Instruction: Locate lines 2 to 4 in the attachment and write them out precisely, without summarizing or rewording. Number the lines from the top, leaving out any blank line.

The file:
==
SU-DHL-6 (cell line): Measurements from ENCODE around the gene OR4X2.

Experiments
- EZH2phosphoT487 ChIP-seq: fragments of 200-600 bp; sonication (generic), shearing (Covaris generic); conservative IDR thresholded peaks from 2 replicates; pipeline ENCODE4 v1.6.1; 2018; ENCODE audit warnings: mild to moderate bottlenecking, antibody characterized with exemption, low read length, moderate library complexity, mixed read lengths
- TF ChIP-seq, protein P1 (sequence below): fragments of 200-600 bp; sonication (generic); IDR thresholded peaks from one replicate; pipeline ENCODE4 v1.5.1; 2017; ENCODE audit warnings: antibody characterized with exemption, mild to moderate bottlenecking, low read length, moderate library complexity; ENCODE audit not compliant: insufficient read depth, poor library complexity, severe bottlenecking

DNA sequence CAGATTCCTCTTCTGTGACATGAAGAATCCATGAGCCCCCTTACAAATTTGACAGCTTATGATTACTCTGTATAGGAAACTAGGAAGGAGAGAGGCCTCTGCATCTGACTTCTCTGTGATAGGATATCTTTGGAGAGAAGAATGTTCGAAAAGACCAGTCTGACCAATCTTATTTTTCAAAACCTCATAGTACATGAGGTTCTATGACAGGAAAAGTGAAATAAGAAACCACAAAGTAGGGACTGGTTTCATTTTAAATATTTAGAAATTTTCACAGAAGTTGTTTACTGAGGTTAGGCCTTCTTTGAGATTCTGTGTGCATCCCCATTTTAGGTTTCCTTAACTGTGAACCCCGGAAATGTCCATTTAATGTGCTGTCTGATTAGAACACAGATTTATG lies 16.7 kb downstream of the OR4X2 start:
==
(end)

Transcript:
Experiments
- EZH2phosphoT487 ChIP-seq: fragments of 200-600 bp; sonication (generic), shearing (Covaris generic); conservative IDR thresholded peaks from 2 replicates; pipeline ENCODE4 v1.6.1; 2018; ENCODE audit warnings: mild to moderate bottlenecking, antibody characterized with exemption, low read length, moderate library complexity, mixed read lengths
- TF ChIP-seq, protein P1 (sequence below): fragments of 200-600 bp; sonication (generic); IDR thresholded peaks from one replicate; pipeline ENCODE4 v1.5.1; 2017; ENCODE audit warnings: antibody characterized with exemption, mild to moderate bottlenecking, low read length, moderate library complexity; ENCODE audit not compliant: insufficient read depth, poor library complexity, severe bottlenecking